When I first started taking medication for my OCD, I remember my mother advised me not to tell anyone what the medication was for. This was the first time I realized that taking medication for a mental health disorder was something to be ashamed of. The stigma surrounding mental illness is one of the many reasons those suffering choose to stay quiet. The stigma around mental illness comes from society’s view of people with any sort of mental health disorder. Stigma around mental illness included the early and widely accepted belief that those who were mentally ill were demonically possessed, and the treatments for such “conditions” included torture and isolation. America specifically deals with a long history of mental health stigma. From the late 1800s to the late 1900s, those who dealt with mental health disorders were commonly institutionalized. These institutions often suffered from underfunding which led to deplorable conditions in such hospitals and rampant abuse of patients. Another problem with these hospitals is that they often practiced what is now seen as out of date and dangerous treatments including lobotomies and electro-shock therapy (something still practiced, but in a safer and more successful way). In the US, there was even a medical condition known as Hysteria, commonly used to diagnose women who showed a range of symptoms, including faintness, anxiety, nervousness, and sexual desire to name a few. It wasn’t until 1952 that the American Psychological Association removed the term Hysteria because the symptoms are synonymous with regular female sexuality. Although mental health stigma has decreased over the past few decades, it has not gone away completely. Social stigma still exists and so does self-stigma, two things that prevented me from seeking the help I needed for a large part of my life. After my first diagnosis, I was content to keep quiet about the new feelings I had, mainly due to shame.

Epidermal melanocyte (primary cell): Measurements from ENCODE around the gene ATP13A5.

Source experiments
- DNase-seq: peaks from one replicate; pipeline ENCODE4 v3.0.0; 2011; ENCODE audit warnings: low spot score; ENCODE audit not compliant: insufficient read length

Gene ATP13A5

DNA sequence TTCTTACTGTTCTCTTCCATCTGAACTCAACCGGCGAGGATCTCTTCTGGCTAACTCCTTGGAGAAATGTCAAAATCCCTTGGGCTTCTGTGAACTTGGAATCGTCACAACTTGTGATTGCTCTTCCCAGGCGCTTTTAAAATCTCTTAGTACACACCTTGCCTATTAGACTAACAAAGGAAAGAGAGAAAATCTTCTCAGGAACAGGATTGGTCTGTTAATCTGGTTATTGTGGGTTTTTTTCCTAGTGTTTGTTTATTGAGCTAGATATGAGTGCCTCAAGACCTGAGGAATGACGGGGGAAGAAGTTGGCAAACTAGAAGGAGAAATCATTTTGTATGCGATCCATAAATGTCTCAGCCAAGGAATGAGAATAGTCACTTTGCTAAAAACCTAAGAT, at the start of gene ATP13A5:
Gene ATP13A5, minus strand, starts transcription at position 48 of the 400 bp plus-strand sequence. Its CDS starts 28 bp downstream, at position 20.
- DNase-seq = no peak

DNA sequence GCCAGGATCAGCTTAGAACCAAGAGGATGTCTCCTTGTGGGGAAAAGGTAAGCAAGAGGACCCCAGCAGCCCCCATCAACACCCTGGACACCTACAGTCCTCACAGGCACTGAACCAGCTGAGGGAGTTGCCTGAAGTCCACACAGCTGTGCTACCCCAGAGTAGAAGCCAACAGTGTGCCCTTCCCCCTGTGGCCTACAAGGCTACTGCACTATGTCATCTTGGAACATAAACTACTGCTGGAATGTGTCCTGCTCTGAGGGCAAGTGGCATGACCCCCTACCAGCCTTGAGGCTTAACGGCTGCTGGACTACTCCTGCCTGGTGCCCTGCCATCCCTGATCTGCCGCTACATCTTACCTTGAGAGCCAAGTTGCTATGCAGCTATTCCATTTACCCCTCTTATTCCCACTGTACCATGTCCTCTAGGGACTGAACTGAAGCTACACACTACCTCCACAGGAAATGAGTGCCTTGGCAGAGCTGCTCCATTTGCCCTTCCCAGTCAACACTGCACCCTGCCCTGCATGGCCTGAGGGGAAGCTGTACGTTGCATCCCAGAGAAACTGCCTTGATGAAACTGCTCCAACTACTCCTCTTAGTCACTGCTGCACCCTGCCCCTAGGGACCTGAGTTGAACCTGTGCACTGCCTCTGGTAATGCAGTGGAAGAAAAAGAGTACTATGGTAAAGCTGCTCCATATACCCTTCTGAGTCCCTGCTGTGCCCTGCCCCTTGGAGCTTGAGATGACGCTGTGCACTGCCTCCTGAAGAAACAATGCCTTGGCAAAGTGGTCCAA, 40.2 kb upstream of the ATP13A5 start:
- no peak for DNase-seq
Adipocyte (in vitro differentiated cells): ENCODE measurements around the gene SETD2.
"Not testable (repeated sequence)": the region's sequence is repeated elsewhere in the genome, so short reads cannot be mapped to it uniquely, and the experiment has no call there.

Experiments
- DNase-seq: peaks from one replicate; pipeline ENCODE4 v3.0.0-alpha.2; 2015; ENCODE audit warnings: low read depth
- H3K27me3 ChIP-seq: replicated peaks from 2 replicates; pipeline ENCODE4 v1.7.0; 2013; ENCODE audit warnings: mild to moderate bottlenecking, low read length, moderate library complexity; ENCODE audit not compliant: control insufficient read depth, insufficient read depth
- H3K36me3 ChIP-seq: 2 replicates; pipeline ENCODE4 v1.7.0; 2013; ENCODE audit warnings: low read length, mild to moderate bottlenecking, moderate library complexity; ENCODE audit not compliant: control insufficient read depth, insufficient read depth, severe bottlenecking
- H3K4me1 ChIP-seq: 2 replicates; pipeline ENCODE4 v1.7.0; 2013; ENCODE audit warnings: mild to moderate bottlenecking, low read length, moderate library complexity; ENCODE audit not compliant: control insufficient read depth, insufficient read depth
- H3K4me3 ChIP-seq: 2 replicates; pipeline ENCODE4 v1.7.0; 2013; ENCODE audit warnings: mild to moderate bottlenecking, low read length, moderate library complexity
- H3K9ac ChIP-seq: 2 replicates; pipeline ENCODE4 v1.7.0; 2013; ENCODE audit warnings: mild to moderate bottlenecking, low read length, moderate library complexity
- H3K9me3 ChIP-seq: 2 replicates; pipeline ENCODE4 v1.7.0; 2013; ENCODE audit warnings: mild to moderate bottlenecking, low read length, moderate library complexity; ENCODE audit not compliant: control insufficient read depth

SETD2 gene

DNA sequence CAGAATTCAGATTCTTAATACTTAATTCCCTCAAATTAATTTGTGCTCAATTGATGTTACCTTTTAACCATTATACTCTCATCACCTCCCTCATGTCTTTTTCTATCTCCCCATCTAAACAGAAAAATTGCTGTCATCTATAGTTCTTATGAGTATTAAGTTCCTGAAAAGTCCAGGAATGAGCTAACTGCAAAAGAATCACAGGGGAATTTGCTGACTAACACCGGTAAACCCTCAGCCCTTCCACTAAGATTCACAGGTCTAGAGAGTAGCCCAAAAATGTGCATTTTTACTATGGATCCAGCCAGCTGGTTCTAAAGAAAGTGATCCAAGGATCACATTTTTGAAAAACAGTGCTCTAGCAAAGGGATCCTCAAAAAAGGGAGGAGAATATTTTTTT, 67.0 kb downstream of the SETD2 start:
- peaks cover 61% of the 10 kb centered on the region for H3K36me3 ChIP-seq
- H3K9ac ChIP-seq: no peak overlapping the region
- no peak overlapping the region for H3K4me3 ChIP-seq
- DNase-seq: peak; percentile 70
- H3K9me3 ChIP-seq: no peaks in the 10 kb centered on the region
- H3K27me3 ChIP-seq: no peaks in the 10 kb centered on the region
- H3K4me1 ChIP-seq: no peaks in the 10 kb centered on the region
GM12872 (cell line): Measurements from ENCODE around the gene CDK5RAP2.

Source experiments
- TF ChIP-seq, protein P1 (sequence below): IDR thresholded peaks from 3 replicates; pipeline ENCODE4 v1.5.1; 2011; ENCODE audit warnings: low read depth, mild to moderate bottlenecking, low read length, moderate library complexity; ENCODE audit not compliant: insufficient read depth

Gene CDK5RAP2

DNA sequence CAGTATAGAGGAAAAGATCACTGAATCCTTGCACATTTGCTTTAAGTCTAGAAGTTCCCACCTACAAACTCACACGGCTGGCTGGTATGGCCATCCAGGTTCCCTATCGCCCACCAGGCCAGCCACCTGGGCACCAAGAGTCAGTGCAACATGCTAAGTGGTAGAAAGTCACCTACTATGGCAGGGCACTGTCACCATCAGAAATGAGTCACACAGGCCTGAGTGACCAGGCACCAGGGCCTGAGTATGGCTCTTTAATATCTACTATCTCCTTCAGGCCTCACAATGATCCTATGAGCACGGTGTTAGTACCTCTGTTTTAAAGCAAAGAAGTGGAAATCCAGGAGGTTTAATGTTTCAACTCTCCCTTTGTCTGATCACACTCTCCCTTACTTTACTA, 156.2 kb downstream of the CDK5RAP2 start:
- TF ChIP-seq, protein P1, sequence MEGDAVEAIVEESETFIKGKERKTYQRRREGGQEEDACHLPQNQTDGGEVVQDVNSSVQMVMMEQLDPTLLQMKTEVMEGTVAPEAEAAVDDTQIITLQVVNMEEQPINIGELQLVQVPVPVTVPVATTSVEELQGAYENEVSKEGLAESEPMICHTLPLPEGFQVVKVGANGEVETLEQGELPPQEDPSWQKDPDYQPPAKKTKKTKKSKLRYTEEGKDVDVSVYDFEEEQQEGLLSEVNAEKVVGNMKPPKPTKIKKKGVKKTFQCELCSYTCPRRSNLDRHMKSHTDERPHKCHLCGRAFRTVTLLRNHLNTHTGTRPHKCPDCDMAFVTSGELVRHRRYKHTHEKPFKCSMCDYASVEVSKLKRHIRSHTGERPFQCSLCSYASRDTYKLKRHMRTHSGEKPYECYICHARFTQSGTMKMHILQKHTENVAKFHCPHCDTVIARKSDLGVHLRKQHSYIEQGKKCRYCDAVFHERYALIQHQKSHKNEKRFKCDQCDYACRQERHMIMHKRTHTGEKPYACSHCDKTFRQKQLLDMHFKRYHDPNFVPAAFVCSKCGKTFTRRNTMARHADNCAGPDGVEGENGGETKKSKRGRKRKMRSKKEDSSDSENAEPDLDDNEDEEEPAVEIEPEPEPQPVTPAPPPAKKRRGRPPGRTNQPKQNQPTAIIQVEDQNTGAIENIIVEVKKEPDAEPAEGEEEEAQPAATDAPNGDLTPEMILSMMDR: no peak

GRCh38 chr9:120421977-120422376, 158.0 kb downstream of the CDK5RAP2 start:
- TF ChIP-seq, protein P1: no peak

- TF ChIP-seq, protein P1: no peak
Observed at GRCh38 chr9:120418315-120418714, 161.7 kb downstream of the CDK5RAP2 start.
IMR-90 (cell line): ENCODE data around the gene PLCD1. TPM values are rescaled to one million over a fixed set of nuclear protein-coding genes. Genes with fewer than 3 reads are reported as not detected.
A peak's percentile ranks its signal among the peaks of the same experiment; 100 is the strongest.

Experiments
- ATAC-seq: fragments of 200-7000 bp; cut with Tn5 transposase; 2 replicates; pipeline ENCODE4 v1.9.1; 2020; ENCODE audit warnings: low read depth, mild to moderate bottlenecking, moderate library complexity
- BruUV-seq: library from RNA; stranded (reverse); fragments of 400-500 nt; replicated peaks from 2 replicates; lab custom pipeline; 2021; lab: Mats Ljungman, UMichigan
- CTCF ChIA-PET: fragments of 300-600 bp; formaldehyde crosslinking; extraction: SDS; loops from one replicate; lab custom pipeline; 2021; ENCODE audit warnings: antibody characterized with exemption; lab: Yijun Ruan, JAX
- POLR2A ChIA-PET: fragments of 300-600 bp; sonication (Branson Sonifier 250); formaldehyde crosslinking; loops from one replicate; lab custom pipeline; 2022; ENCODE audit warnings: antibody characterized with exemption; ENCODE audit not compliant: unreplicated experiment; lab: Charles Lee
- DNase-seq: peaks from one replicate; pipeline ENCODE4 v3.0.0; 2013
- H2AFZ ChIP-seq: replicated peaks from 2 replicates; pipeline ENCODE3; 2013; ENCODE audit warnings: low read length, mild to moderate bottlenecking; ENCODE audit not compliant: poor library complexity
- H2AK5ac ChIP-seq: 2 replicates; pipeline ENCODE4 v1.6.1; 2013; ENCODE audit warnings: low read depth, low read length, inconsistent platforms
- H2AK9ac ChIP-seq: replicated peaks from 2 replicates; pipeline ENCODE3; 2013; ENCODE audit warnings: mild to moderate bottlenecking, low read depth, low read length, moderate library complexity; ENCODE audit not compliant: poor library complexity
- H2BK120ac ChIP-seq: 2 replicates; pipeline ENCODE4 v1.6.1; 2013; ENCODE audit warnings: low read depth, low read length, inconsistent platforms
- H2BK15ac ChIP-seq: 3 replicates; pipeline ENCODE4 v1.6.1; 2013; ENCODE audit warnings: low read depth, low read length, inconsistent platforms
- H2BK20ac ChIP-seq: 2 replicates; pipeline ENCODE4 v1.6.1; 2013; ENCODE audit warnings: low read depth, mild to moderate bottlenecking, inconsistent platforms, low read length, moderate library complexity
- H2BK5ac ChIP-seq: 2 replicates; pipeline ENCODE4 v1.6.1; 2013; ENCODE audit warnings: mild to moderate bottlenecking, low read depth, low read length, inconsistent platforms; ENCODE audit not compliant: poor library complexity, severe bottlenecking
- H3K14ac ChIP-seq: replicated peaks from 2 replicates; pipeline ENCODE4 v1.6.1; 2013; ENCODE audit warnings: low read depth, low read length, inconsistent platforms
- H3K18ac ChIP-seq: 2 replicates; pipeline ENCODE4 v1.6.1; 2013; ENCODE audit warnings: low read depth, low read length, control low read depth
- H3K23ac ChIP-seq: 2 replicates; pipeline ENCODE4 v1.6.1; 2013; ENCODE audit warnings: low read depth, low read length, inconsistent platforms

Part Four: Opening Up and the Second Diagnoses 

It took me five years to open up again and make proactive changes in order to address the feelings I didn’t understand. I was around thirteen when I told my psychiatrist about how unhappy I felt. I was officially diagnosed with Major Depressive Disorder, or Clinical Depression. Now I was taking medication for OCD and Clinical Depression. According to Mental Health America (a community based nonprofit dedicated to educating America on mental illness), over two million youth in America have Depression with severe impairment, and out of them only 30% receive treatment. I began my medication for clinical depression, which included Zoloft, Prozac, Wellbutrin, Lamictal, and Cymbalta. 


Part Five: Oh Look, the Stigma is Back After my Second Diagnoses